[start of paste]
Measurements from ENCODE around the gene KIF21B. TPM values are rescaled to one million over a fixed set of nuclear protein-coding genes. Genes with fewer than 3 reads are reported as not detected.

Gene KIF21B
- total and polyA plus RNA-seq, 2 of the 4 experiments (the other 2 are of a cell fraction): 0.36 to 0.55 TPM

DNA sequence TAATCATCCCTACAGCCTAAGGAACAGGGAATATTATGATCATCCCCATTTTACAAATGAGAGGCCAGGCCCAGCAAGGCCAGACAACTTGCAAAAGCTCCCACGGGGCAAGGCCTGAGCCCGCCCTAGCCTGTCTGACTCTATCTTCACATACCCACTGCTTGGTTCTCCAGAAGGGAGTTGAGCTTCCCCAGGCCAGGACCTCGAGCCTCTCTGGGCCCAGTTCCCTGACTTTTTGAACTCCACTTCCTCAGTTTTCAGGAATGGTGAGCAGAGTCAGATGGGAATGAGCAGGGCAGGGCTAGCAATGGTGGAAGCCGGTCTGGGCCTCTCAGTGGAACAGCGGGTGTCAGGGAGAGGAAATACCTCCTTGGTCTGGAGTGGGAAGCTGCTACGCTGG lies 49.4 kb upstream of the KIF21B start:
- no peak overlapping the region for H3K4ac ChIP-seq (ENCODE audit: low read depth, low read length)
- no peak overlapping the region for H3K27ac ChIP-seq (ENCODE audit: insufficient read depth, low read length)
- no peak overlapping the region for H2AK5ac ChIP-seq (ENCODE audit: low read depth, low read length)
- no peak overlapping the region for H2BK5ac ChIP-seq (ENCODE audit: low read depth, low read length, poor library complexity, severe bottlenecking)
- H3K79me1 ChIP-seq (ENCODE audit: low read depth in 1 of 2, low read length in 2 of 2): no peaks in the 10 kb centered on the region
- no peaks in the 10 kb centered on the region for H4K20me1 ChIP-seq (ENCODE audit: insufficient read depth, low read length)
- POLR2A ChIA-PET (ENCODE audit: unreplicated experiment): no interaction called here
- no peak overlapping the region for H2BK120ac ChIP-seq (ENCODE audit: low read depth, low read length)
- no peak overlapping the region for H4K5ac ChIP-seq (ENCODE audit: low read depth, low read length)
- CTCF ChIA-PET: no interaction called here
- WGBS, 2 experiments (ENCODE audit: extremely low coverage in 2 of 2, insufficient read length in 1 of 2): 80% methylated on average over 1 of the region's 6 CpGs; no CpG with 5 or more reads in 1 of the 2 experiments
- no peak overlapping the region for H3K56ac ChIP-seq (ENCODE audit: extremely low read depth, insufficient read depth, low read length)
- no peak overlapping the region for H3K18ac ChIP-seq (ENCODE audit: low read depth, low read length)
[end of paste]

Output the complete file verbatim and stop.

Measurements from ENCODE around the gene KIF21B. TPM values are rescaled to one million over a fixed set of nuclear protein-coding genes. Genes with fewer than 3 reads are reported as not detected.

Gene KIF21B
- total and polyA plus RNA-seq, 2 of the 4 experiments (the other 2 are of a cell fraction): 0.36 to 0.55 TPM

DNA sequence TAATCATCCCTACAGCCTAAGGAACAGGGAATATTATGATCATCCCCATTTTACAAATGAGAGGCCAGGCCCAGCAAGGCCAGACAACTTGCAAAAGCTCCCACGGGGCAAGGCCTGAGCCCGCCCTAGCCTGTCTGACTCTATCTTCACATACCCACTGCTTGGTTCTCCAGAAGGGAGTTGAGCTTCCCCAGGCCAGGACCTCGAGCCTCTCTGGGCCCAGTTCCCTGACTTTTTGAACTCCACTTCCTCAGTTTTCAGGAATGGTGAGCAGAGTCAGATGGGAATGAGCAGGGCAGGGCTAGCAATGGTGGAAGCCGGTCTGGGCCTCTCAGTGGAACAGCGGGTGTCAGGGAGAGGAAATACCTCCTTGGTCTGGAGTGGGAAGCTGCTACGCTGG lies 49.4 kb upstream of the KIF21B start:
- no peak overlapping the region for H3K4ac ChIP-seq (ENCODE audit: low read depth, low read length)
- no peak overlapping the region for H3K27ac ChIP-seq (ENCODE audit: insufficient read depth, low read length)
- no peak overlapping the region for H2AK5ac ChIP-seq (ENCODE audit: low read depth, low read length)
- no peak overlapping the region for H2BK5ac ChIP-seq (ENCODE audit: low read depth, low read length, poor library complexity, severe bottlenecking)
- H3K79me1 ChIP-seq (ENCODE audit: low read depth in 1 of 2, low read length in 2 of 2): no peaks in the 10 kb centered on the region
- no peaks in the 10 kb centered on the region for H4K20me1 ChIP-seq (ENCODE audit: insufficient read depth, low read length)
- POLR2A ChIA-PET (ENCODE audit: unreplicated experiment): no interaction called here
- no peak overlapping the region for H2BK120ac ChIP-seq (ENCODE audit: low read depth, low read length)
- no peak overlapping the region for H4K5ac ChIP-seq (ENCODE audit: low read depth, low read length)
- CTCF ChIA-PET: no interaction called here
- WGBS, 2 experiments (ENCODE audit: extremely low coverage in 2 of 2, insufficient read length in 1 of 2): 80% methylated on average over 1 of the region's 6 CpGs; no CpG with 5 or more reads in 1 of the 2 experiments
- no peak overlapping the region for H3K56ac ChIP-seq (ENCODE audit: extremely low read depth, insufficient read depth, low read length)
- no peak overlapping the region for H3K18ac ChIP-seq (ENCODE audit: low read depth, low read length)